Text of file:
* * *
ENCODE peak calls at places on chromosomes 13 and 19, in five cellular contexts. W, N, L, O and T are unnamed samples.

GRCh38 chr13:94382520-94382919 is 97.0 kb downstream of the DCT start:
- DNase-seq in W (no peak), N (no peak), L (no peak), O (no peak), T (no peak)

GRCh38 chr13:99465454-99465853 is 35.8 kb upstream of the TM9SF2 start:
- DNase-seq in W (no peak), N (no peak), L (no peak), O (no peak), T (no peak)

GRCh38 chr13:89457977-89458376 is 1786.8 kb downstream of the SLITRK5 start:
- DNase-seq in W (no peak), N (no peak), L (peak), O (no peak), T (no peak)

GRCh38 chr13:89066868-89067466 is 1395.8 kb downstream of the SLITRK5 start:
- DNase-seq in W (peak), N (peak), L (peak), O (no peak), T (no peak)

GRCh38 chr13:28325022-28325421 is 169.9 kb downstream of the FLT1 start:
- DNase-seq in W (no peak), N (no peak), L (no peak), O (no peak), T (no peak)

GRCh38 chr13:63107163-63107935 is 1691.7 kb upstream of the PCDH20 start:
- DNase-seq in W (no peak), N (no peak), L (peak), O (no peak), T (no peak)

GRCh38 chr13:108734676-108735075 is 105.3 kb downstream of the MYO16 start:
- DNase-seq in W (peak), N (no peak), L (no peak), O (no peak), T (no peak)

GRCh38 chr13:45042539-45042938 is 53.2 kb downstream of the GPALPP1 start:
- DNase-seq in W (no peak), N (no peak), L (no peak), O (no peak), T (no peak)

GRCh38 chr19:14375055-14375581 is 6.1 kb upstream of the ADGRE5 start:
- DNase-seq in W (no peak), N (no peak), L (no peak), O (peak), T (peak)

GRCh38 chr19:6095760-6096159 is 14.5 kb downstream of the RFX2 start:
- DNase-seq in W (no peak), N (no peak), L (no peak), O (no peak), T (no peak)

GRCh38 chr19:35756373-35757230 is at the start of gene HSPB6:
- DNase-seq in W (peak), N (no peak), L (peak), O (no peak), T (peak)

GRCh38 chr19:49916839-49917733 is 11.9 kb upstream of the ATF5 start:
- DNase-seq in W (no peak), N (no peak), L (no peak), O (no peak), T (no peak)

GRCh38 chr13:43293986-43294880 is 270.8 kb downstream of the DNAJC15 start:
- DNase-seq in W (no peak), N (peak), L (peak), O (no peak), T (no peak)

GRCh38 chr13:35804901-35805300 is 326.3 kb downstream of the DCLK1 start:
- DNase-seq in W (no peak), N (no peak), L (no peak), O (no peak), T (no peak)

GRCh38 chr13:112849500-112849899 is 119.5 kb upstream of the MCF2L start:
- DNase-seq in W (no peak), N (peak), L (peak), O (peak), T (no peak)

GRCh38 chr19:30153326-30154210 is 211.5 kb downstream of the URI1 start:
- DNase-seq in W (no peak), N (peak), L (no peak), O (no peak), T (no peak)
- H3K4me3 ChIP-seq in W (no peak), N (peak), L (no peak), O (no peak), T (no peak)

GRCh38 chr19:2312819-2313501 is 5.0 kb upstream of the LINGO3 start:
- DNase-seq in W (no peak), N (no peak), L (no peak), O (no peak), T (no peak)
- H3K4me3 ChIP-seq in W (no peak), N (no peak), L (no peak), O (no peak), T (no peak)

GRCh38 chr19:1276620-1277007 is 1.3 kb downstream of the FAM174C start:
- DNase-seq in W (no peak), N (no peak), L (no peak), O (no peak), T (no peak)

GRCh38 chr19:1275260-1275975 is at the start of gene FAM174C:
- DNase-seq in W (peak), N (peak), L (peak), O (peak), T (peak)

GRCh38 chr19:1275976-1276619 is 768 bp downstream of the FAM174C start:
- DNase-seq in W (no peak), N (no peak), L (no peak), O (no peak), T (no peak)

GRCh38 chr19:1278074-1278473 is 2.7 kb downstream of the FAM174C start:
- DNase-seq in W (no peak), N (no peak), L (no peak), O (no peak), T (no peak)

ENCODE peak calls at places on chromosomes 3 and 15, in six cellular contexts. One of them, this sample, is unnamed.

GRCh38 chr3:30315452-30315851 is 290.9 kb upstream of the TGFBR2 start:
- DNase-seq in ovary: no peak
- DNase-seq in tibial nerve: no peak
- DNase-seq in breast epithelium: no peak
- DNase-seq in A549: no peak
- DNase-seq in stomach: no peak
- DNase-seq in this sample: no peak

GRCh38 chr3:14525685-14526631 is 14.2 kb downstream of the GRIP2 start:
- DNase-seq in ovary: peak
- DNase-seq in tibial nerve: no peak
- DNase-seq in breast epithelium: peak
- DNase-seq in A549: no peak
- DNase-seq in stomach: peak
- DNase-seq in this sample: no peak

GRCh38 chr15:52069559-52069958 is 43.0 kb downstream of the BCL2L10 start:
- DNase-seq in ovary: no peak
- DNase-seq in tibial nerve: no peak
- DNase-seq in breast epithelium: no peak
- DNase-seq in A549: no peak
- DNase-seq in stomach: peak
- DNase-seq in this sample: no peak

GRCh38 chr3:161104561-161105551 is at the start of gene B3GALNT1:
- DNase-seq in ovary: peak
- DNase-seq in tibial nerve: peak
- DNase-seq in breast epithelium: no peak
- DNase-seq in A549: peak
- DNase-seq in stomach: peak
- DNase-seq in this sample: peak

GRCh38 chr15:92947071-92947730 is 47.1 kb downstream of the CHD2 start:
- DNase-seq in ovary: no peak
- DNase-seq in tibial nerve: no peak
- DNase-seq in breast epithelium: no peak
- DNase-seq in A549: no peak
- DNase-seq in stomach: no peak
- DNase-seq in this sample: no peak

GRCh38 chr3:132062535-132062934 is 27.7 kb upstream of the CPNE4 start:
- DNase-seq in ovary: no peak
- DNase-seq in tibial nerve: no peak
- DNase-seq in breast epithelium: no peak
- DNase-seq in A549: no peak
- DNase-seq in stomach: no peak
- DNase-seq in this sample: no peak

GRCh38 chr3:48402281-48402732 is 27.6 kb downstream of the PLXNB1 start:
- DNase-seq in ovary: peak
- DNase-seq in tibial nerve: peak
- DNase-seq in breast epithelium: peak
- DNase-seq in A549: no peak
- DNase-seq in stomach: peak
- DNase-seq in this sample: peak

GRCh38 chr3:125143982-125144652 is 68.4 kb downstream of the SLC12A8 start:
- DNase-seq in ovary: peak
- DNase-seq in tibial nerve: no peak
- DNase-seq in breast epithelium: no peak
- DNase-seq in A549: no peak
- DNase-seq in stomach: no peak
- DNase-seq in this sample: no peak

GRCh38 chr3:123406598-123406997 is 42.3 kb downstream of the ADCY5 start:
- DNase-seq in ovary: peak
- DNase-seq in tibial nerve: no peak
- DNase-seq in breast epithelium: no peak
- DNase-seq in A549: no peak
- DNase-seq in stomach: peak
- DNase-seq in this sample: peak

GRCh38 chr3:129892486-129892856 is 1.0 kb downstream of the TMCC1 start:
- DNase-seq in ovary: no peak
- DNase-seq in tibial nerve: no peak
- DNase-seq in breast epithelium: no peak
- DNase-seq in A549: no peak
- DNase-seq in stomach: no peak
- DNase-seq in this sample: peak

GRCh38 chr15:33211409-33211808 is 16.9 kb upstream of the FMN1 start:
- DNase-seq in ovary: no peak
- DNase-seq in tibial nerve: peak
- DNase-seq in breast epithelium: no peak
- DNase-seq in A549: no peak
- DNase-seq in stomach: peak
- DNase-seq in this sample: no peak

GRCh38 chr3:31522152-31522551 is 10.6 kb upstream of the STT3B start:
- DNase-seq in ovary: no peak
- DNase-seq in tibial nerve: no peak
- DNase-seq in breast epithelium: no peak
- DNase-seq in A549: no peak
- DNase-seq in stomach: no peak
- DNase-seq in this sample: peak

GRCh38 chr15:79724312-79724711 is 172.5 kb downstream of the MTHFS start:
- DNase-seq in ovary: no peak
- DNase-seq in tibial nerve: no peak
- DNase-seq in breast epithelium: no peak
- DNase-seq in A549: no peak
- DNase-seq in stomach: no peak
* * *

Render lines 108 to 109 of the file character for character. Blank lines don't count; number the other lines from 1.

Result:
- DNase-seq in stomach: peak
- DNase-seq in this sample: peak